Tuesday, 16 July 2013

What is 'fair'

Is it possible to have one set of principles that sets out what is ‘fair’ in a society which is full of individuals with different beliefs in what the word means?
A little pre-amble on the words we use….
Fairness seems an easier word to use than ’justice’. People will declare they have been treated fairly or unfairly and it is not really something that can be upgraded to a justice issue. There’s also a danger of saying an issue, which is really a personal preference, is a ‘justice issue’. It can diminish something that really is a justice issue, such as false imprisonment.  The use of the word ‘justice’ means it is more important, more life changing and likely to rally folk to the cause. It is a word to be used only in certain contexts and avoided in others, particularly if you want to down grade an issue that really is a justice one and convince people it is just about fairness. It is as if the heads will turn if someone is being treated unjustly but if it’s only unfair they can sort it out for themselves. It may be that justice is something where mutual agreement is more likely as it is easier to define, and therefore simpler for folk to rally together to make a difference.

Individuals want to be treated fairly but it is more complex, it is also about how other people are treated that needs to be seen as fair to the rest of us.
The word ‘fairness’ has come up recently in the context of changes to the Welfare State. It has been stated that changes are needed because we want to live in a ‘fair’ society and this is highlighted specifically where people who don’t work all day shouldn’t have a better standard of living than those who do work all day. It is deemed unfair and needs to be ‘fixed’ back to what some people consider as ‘fair’.
The deserving and undeserving poor used to be the wording for those who required assistance by the state. So depending on whether you were considered by the authorities to be deserving or undeserving you would be sent to the workhouse, alms house or prison. We don’t use those phrases now, we use fair and unfair. I think because we don’t want to use the word ‘poor’! If we accept people are poor we might feel an obligation or even, dare I say, compassion to help them, characteristics on which the welfare state was created….so we avoid the word poor and certainly not justice….
Today it goes something like this: - it is fair for the state to look after the disabled, the elderly (in the past the alms houses would look after them), or those out of work for short periods because their employer ran into difficulties because of the economic climate(off to the work house for them) and it is unfair on us hardworking tax payers for the state to look after anybody else and we consider them lazy or guilty of taking the system for a ride (prison for them). In reality that covers everyone else on state benefits - the long term unemployed because they live in a region where employment opportunities are non-existent, or were made redundant and now find it impossible to get a job due to their age, single parents, people with mental health issues, people who are unemployable due to being failed by parents, education and the system generally. So the argument/propaganda shouts-  it is unfair to the rest of ‘us’ for ‘them’ to sit about all day, doing nothing and having their rent paid and an income that they can ‘comfortably’ live on. They have cars, iPhones and Sky TV, they’re in the pub and have holidays, spare bedrooms and spare income. It is their choice to live on benefits and they should get a job or move to smaller properties.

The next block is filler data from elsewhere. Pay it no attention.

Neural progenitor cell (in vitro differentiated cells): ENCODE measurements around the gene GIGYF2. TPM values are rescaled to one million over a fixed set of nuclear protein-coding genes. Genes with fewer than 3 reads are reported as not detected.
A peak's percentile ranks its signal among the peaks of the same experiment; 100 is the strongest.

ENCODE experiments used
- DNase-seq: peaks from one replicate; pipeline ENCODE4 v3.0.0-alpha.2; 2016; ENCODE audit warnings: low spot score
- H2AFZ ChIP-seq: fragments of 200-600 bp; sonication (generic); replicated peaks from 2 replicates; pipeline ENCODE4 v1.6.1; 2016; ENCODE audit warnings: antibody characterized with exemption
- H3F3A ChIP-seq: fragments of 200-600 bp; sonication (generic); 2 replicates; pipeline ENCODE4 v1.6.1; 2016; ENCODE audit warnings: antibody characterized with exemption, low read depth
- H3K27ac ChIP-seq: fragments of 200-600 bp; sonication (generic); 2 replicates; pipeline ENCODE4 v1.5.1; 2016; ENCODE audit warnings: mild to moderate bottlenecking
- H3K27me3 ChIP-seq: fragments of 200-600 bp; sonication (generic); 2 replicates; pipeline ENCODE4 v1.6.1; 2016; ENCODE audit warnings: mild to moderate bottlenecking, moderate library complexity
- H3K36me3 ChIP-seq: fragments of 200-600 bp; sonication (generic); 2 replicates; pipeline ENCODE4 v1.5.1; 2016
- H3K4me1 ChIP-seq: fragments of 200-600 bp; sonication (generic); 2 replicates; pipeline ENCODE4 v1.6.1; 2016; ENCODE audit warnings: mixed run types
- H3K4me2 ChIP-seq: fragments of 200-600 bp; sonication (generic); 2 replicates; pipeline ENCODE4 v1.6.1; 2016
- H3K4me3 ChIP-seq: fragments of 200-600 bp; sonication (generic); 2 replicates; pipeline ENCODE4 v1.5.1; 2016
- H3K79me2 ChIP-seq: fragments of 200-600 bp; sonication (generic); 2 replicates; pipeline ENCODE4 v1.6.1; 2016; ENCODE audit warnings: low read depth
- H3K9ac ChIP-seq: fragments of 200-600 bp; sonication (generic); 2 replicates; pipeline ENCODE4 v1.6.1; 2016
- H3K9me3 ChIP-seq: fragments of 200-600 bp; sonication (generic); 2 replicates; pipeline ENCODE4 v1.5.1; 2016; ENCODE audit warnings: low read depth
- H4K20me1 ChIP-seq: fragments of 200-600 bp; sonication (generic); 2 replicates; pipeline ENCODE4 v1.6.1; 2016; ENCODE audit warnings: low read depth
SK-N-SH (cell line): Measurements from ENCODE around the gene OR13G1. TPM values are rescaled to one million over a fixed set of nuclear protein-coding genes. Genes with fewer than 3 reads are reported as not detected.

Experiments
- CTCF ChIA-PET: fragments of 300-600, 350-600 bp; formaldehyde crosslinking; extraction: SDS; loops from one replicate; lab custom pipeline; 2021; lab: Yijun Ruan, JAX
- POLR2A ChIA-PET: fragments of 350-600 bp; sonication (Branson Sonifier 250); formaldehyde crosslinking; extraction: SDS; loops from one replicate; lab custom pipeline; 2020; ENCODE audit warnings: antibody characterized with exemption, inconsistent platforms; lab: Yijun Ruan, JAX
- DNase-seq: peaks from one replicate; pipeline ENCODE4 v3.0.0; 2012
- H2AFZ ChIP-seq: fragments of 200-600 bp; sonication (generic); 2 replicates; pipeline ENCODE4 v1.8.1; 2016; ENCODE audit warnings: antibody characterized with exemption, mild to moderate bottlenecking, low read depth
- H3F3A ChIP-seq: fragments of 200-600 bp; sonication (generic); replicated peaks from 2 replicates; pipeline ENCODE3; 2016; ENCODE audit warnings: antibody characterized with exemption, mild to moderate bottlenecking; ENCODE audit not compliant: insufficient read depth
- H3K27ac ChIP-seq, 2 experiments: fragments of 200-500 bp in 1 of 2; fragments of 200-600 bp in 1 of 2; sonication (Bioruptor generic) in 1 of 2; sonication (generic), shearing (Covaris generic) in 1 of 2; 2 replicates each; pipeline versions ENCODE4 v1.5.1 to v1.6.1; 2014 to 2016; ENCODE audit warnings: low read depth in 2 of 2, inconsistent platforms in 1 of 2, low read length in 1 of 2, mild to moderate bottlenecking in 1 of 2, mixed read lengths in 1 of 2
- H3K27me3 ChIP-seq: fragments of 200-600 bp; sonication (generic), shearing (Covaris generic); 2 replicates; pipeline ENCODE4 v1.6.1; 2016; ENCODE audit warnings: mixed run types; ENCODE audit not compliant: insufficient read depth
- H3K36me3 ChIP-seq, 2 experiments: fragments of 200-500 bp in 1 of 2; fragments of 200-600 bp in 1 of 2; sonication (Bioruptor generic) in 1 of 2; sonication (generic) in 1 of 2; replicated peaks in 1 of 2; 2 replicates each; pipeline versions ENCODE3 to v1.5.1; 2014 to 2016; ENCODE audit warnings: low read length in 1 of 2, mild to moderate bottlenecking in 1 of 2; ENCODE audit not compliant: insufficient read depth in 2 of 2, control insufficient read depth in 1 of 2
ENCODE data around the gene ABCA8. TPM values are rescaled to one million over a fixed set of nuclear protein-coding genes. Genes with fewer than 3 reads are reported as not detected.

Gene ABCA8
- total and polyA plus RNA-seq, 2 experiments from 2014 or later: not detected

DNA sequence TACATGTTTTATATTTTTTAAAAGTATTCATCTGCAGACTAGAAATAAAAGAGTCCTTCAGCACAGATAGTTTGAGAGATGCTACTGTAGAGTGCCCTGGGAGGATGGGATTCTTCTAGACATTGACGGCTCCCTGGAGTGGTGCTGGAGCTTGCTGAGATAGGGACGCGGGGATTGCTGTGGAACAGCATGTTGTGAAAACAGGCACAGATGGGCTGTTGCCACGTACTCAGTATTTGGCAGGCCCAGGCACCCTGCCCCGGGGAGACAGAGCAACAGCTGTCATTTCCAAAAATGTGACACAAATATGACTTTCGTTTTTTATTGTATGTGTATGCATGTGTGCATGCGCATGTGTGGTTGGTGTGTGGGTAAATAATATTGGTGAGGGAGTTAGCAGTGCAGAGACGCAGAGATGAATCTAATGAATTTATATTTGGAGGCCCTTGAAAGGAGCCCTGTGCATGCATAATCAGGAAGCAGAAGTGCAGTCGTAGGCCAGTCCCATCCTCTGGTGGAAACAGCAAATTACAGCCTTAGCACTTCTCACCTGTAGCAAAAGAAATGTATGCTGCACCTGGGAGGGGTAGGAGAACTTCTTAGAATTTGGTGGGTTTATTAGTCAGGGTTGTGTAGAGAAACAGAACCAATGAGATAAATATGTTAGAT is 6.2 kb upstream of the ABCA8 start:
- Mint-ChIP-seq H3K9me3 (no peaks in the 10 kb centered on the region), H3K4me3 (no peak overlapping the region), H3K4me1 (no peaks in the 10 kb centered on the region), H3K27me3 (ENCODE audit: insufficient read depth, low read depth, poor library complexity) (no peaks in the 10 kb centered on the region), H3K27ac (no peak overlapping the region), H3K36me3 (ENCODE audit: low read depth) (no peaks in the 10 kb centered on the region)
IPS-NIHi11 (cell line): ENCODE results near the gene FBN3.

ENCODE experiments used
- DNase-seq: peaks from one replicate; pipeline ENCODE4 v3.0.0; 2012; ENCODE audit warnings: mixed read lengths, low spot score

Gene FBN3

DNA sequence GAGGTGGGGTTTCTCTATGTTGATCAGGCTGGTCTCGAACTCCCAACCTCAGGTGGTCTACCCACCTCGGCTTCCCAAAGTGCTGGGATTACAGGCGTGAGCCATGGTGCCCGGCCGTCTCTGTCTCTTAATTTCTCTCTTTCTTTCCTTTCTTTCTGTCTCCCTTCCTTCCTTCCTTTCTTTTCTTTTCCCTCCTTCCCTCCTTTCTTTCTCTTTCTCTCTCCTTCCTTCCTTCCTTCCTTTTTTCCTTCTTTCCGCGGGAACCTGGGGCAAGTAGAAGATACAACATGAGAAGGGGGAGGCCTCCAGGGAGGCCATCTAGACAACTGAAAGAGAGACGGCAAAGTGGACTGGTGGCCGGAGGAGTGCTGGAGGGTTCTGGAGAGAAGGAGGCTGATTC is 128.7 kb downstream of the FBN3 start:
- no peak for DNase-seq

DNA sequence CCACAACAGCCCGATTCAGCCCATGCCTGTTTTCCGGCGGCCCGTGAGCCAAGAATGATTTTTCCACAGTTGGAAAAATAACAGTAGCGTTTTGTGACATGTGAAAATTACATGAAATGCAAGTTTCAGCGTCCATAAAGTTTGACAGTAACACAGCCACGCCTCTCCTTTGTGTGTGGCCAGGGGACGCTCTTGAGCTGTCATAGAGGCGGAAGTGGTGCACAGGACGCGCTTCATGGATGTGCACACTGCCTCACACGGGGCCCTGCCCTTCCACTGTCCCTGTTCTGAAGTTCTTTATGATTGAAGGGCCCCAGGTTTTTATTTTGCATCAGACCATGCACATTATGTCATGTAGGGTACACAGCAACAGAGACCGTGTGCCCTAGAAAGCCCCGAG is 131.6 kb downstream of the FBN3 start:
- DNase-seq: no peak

It is impossible to prove this is true for the vast majority of people who are on benefits. The benefits people receive are set out to be minimal, they are carefully calculated to give people a very low standard of living, somewhere slightly above the bread line. The reality for most; it is not their choice to be on benefits, there are no jobs available for them and there are no smaller houses for them to move into. The reality is for the majority of people on benefits life has been extremely difficult, traumatic or opportunities were never available to them. Jobs have been lost, unexpected pregnancies happen, sickness leads to long-term inability to return to the career path, divorce….life happens and when people are in poverty it is highly unlikely it is their choice to be there. What is unfair is for society to not look after people who are poor, especially when the reason they are poor is because they have been failed by that society in the first place! What is fair is to help those who are worse off than us.
My thought is this, perhaps if we used language such as; ‘poor’, ‘living in poverty’ and ‘oppression of the poor’ which is a justice issue, we may find there is compassion enough for us to stop blaming people for a broken system and find ways to actually help them.

3 comments:

  1. I guess the wealthy use the word 'fair' in context of guilt and the poor use the word 'justice in the context of revenge...maybe

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  2. Hello Mags and Phil, greetings from the land down under... I remember popping in to your site last year & seeing your smiling faces. cheers G

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